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Veterans Assist in Search for Battle of Medina Site

The Battle of Medina occurred in 1813 – a turbulent time in American history when America was embroiled in the War of 1812, Mexico was fighting for its independence from Spain, and the Texas Revolution was still decades away. That year, however, a chain of events would alter the course of Texas history and set the stage for Texas’ own independence years later.  

That August around 1,400 Anglos, Tejanos, Indians, and former Royalists united in their ambition to end Spanish rule in the region. Calling themselves the Republican Army, they planned an ambush of approaching Spanish Royal Army forces along the Medina River, just south of San Antonio. Unfortunately, they were spotted by Spanish scouts the day before, and the trap was reversed by Spanish Royal General Joaquín de Arredondo in what became known as the Battle of Medina. The fighting was over in just four hours, and historians believe that less than 100 republicans escaped the bloodiest battle ever fought on Texas soil. Arredondo forbade the burial of the slain fighters, and nine years passed before their remains were buried.

AVAR - American Veterans Archaeological Recovery

It is hard to believe that a battlefield as significant and large as Medina could be lost. Arredondo engaged his troops in a ruthless campaign of fear to quash the growing spirit of rebellion after the battle, stifling historic knowledge of the event. Two markers claim to be near the battlefield, but no definitive evidence has ever been found to confirm the locations, leading researchers to suspect that the battlefield was somewhere else.

Finally in 2022, history podcaster Brandon Seale spearheaded an effort to find the lost battlefield once and for all. He partnered with American Veterans Archaeological Recovery (AVAR), and the Finding Medina Project became part of AVAR’s Rehabilitation Archaeology Program, a remarkable initiative that provides American veterans with “a supported opportunity to excel in the exciting, challenging world of archaeological fieldwork.” The positive mental health benefits for participating veterans are evident, and a recent study indicated that 68% of the participants experienced a reduction in symptoms of anxiety, 72% experienced a reduction in symptoms of depression, and 85% experienced a reduction in symptoms of stress. Texas Historical Foundation awarded AVAR a grant in 2022 to support travel and lodging for participating veterans during the field research phase.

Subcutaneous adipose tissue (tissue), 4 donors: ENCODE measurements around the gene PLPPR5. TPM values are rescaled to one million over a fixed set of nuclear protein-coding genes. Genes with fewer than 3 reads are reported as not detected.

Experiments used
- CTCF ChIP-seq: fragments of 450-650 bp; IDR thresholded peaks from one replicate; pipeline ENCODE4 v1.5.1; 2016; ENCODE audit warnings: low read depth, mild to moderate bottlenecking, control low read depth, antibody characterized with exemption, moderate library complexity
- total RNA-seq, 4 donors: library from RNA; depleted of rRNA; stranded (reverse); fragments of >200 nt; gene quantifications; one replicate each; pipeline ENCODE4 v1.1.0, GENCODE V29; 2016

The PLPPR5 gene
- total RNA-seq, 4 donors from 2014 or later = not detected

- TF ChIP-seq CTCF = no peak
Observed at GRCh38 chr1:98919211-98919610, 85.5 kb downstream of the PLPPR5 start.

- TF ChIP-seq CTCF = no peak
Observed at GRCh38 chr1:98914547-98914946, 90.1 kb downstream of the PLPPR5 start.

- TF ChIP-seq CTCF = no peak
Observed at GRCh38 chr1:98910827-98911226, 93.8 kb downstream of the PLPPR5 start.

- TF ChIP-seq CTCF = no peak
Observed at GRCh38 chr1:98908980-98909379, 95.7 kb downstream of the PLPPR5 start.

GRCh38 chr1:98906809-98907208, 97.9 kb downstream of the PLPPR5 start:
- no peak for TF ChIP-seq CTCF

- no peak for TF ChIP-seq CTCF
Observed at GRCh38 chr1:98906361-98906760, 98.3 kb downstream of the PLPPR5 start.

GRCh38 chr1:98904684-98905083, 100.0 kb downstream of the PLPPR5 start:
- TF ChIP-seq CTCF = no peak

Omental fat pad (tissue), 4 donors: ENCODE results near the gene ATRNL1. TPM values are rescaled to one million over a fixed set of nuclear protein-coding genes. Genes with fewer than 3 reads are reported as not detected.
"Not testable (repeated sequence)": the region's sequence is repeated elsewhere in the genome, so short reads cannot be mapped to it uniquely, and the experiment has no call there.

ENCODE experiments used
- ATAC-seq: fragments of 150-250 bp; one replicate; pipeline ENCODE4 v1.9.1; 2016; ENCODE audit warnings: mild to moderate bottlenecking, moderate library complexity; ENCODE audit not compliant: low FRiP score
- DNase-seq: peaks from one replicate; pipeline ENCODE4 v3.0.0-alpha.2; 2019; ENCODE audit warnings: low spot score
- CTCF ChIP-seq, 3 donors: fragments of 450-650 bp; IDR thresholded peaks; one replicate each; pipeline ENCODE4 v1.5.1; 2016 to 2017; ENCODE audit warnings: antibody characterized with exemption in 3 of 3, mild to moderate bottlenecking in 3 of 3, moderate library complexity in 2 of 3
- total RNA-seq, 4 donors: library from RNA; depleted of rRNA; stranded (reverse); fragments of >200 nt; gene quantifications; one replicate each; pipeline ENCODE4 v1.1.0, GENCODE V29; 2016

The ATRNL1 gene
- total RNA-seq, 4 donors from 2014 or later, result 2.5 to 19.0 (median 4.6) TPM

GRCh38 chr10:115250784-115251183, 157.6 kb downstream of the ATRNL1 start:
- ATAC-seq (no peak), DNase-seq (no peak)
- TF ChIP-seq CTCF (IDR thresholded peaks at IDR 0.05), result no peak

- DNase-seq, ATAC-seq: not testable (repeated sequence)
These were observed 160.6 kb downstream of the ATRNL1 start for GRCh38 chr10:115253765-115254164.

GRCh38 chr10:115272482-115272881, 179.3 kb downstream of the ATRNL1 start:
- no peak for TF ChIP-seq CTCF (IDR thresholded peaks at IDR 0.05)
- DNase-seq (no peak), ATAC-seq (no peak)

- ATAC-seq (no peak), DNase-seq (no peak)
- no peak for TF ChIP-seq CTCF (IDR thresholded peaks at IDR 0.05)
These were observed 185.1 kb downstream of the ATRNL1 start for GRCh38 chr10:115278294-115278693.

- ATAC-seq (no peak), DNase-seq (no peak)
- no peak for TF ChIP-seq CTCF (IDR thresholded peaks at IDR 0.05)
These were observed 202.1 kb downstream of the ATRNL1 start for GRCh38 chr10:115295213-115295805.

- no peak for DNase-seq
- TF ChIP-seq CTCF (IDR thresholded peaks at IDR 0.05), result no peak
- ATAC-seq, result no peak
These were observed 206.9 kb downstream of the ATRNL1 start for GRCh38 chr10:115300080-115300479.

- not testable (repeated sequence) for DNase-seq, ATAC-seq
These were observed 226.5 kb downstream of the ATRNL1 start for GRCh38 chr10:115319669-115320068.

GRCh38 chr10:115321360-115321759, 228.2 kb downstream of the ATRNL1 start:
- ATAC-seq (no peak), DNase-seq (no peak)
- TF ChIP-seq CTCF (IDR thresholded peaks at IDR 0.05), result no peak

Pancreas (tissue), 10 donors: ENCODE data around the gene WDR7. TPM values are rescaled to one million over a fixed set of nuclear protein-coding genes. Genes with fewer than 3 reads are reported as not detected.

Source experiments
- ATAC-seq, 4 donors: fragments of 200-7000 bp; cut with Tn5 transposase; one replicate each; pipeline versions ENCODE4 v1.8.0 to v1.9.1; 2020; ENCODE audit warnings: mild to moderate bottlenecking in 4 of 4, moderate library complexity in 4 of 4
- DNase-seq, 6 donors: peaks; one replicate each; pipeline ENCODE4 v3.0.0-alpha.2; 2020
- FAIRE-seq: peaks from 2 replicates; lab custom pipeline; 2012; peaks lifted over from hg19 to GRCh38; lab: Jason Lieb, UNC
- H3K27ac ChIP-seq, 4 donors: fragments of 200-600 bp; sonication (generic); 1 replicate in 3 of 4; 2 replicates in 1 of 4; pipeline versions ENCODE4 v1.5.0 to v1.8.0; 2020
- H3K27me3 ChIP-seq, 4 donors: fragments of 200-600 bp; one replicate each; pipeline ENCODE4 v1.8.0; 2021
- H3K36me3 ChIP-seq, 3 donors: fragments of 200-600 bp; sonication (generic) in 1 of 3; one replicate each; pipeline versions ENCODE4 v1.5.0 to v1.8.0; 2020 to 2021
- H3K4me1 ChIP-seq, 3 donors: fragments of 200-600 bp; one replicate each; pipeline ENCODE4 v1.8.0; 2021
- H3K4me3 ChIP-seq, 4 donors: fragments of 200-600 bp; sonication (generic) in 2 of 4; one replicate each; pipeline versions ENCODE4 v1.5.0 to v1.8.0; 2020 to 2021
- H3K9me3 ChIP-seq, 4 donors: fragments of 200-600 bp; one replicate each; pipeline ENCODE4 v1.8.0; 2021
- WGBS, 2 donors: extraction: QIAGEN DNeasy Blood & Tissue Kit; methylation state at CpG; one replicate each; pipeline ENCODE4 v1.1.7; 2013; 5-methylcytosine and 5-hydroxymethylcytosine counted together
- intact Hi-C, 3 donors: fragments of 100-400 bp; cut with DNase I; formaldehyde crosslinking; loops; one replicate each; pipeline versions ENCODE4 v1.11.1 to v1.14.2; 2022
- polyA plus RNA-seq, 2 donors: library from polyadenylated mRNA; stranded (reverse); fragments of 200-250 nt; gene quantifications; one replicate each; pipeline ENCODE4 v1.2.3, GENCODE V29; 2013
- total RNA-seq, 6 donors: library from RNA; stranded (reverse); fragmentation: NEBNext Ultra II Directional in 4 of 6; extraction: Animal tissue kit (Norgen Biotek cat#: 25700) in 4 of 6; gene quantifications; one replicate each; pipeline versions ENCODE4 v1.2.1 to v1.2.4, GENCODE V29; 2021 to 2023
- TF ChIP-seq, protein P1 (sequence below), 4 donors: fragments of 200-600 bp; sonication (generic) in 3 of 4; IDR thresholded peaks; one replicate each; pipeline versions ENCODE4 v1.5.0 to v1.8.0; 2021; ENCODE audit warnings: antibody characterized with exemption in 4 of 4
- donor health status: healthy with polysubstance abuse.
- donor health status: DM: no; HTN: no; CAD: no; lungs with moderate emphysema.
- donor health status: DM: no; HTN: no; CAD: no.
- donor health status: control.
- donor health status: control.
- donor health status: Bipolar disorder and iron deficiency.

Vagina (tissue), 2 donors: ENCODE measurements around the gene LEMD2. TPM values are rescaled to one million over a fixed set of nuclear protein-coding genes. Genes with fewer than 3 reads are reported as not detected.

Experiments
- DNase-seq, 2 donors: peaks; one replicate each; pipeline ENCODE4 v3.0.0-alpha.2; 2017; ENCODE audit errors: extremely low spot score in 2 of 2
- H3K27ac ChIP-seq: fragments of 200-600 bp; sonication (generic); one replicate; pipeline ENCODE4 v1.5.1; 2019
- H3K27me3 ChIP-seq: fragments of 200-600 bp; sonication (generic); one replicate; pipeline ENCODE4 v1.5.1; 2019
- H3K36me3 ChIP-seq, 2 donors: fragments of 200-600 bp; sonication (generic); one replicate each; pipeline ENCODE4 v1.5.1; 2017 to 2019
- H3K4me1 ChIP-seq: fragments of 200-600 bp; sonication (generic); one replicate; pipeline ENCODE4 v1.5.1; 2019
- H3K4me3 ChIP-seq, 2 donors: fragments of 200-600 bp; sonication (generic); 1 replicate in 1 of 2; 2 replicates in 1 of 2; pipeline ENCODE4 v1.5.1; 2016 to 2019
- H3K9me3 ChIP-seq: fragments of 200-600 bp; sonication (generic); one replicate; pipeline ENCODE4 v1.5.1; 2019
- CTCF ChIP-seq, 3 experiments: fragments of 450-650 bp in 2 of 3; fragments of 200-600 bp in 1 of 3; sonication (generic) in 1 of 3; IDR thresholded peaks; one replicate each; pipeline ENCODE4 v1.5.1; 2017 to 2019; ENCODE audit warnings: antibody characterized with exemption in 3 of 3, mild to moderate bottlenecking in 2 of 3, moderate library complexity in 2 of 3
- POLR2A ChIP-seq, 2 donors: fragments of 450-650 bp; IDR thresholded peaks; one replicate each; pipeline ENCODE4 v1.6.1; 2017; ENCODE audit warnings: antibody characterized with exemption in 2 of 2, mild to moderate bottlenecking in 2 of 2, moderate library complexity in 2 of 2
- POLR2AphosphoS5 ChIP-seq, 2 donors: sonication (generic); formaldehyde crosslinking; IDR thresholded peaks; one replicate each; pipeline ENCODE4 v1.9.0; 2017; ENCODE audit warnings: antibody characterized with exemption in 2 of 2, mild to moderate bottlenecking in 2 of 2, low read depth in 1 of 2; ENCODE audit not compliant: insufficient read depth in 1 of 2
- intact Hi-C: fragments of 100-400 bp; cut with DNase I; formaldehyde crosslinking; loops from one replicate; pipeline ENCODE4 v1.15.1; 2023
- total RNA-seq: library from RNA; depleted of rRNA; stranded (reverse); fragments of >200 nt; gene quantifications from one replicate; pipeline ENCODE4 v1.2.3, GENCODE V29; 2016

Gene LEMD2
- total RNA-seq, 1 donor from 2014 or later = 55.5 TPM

AVAR - American Veterans Archaeological Recovery

According to AVAR CEO and Principal Investigator Stephen Humphreys, fieldwork focused on systematic metal detection surveys of three sites using standardized high-end equipment in planned coverage patterns, and artifact locations were recorded and mapped. “The recording and analysis process is what allowed us to combine solid information from two field seasons to see the concentration of 19th-century munitions,” Humphreys explained.

The team’s findings were compelling. The areas around the two existing markers showed negative results, which Humphreys says shows “the lack of 19th-century material culture that one would expect to find at a conflict site.” A third site, chosen based on the most recent scholarship of the battle, revealed a concentration of 26 munitions appropriate to the early 19th century. Future seasons of the project will focus on this promising area.

The Battle of Medina has been called the "first Texas revolution," and it is notable that some survivors went on to fight for Texas' independence in 1836. We look forward to hearing more about this project as the archaeological investigation continues, and hope that one day soon the mystery of the lost battlefield can be solved.

For a deep dive into the history of the Battle of Medina and the modern archaeological search for the battlefield, listen to the first season of Finding Medina on Apple and other podcast platforms. To learn more about American Veterans Archaeological Recovery and their many projects nationwide, please visit their website.  

All photos provided by American Veterans Archaeological Recovery.